NY Times opposes Obama on targeted killings

Discussion in 'Politics & Religion' started by VVV1234, Feb 14, 2013.

  1. VVV1234

    VVV1234

    No American prosecutor can imprison or execute someone except on the orders of a judge or jury. That fundamental principle applies no less to the suspected terrorists that the executive branch chooses to kill overseas, particularly in the case of American citizens.

    A growing number of lawmakers and experts are beginning to recognize that some form of judicial review is necessary for these killings, usually by missiles fired from unmanned drones. Last week, at the confirmation hearing of John Brennan to be the director of the C.I.A., several senators said they were considering the establishment of a special court, similar to the one that now decides whether to approve wiretapping for intelligence gathering.

    Even President Obama, in his State of the Union address, said he wanted counterterrorism to be more transparent and fully consistent with checks and balances.

    A special court, which we first proposed in a 2010 editorial, would be an analogue to the Foreign Intelligence Surveillance Court that Congress set up in 1978. If the administration has evidence that a suspect is a terrorist threat to the United States, it would have to present that evidence in secret to a court before the suspect is placed on a kill list.

    “Having the executive being the prosecutor, the judge, the jury and the executioner, all in one, is very contrary to the traditions and the laws of this country,” Senator Angus King Jr. of Maine said at the Brennan hearing. “If you’re planning a strike over a matter of days, weeks or months, there is an opportunity to at least go to some outside-of-the-executive-branch body, like the FISA Court, in a confidential and top-secret way, make the case that this American citizen is an enemy combatant.”

    Mr. Brennan said the idea was worthy of discussion, adding that the Obama administration had “wrestled with this.” Two other senators, Dianne Feinstein of California, the chairwoman of the Intelligence Committee, and Ron Wyden of Oregon, also expressed interest. Even Robert Gates, a former C.I.A. director who was defense secretary under President George W. Bush and President Obama, said on CNN that such a judicial panel “would give the American people confidence” that a proper case had been made against an American citizen.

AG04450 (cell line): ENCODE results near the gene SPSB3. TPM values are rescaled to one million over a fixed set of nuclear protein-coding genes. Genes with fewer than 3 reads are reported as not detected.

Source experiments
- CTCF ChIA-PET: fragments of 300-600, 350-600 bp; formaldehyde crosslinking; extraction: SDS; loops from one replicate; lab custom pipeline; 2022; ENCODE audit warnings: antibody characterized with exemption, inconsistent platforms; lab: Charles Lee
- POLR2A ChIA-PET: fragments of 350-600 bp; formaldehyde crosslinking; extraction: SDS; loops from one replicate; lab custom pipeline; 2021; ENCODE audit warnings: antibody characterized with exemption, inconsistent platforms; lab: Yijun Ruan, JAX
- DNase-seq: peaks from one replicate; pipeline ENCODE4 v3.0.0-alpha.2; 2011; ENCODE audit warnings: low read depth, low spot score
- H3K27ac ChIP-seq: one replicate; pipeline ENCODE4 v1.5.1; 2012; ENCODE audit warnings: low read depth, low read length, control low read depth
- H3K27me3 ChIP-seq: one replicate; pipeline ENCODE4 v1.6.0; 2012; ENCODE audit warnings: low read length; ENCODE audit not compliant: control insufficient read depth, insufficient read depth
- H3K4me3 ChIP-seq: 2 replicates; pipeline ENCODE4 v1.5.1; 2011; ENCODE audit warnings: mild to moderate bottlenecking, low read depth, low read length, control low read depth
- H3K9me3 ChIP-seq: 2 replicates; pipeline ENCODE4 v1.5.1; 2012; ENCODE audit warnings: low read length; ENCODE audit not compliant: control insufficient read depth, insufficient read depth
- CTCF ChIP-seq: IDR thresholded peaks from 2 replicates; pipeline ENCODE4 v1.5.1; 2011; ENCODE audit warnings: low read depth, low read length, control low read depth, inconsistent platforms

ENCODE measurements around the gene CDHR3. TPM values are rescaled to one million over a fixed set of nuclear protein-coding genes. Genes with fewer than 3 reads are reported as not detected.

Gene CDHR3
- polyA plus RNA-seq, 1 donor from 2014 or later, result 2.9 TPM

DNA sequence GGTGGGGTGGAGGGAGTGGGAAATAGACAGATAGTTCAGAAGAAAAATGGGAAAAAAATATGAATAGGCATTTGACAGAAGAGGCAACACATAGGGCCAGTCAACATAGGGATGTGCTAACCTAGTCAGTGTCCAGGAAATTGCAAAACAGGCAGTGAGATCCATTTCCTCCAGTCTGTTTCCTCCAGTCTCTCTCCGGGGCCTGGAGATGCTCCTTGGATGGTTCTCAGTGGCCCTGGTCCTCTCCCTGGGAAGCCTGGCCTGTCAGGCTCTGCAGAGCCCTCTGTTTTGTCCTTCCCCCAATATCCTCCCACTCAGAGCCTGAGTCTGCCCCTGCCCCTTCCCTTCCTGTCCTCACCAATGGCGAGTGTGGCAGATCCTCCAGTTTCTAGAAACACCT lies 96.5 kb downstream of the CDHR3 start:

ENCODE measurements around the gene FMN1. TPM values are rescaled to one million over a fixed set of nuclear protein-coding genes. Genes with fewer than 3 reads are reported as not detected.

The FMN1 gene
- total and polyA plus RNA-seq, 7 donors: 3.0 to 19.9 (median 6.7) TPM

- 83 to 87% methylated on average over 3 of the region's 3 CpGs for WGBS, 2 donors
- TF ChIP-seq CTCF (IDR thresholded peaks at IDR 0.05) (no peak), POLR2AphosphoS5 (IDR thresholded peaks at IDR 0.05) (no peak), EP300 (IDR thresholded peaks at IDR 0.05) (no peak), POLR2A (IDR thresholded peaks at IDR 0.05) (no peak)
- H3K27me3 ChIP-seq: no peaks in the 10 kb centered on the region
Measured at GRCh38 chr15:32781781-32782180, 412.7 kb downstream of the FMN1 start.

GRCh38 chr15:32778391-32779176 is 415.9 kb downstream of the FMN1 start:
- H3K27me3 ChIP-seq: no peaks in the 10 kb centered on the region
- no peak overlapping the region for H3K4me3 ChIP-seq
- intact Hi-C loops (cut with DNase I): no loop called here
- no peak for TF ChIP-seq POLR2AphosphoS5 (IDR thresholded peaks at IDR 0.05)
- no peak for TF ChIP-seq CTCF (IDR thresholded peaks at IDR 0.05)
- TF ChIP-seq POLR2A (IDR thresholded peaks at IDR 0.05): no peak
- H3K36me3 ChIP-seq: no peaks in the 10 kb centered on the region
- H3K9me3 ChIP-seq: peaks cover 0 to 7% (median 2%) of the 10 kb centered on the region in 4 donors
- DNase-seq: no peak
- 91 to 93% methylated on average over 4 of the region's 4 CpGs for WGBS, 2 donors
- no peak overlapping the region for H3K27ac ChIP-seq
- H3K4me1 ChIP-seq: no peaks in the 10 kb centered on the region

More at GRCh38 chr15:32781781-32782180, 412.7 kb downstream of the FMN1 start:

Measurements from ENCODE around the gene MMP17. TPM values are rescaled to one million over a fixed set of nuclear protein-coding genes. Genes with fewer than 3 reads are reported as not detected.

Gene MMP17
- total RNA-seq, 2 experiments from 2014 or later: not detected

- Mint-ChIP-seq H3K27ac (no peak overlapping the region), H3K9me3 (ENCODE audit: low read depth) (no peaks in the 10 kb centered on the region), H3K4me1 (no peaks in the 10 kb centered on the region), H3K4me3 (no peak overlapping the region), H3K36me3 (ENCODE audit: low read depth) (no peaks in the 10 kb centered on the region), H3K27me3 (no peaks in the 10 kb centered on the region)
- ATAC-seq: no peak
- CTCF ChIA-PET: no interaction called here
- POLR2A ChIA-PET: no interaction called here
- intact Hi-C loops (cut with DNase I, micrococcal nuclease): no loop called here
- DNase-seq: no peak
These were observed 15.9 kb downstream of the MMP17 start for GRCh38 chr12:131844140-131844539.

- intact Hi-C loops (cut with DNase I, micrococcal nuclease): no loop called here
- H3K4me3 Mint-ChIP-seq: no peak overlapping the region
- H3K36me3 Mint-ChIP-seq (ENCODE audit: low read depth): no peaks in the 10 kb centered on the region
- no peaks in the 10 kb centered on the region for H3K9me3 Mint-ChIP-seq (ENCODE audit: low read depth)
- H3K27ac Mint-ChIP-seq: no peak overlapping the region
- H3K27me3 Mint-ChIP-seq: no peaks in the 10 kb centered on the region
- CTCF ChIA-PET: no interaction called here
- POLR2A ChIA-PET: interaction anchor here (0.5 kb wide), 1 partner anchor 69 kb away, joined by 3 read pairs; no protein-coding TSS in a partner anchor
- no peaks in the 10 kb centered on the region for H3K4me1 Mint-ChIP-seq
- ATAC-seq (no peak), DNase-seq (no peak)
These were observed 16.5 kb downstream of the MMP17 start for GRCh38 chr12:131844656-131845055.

The establishment of a court would have to be accompanied by clear and public standards for how a suspect can be named an enemy combatant and a detailed explanation of the process now used by the White House. (An opportunity for the president to demonstrate the transparency that he says he supports.) The court’s work would, in turn, have to be overseen by Congress, as the surveillance court is now. The court would not be expected to approve individual drone strikes, and the executive branch would still be empowered to take emergency actions to prevent an impending attack.

    The surveillance court is often considered a rubber stamp; out of 32,000 wiretap applications presented by the government from 1979 to 2011, it rejected only 11. But its presence has helped ensure that the administration’s requests are serious. In 2002, it ruled that the Department of Justice had overstepped its bounds, giving prosecutors too much authority. (That decision was later overturned by an appeals court.) Creating an even stronger court to approve targeted killings is the first step Mr. Obama can take if he is serious about bringing national security policy back under the rule of law.


    http://www.nytimes.com/2013/02/14/o...eview-targeted-killings.html?ref=opinion&_r=0
     
  2. pspr

    pspr

    Obama loves his basketball. He fakes one way and goes the other. He applies the principle through out his life.
     
  3. Ricter

    Ricter

    What in this opinion piece leads you to believe that the NYT, or even the opinionator, oppose targeted killings, per se?
     
  4. pspr

    pspr

    LOL Did you forget the first paragraph by the time you got to the end of the article? Have another drink, Rectum. :D
     
  5. VVV1234

    VVV1234

    The opinion writer is in opposition to Obama on the process for targeted killings. As we are splitting hairs, I should have titled the thread: "NY Times opposes unjudicated targeted killings by the Executive"
     
  6. I think more dems oppose the extrajudicial killings than the pubs. If they were not happening the pubs would accuse Obama of being soft on terror.

    I for one oppose such unregulated power in the executive branch no matter who's there. It's a slippery slope.
     
  7. It's no slope at all ya fricken imbecile, it's a cliff over an abyss.
     
  8. No idiot. It's a black hole. Like the space between your ears. :D
     
  9. Since the two are virtually unrelated , I can only assume you are speaking from your own personal experience (ie your brother).

    A slippery slope into a black hole, eh?
     
    #10     Feb 14, 2013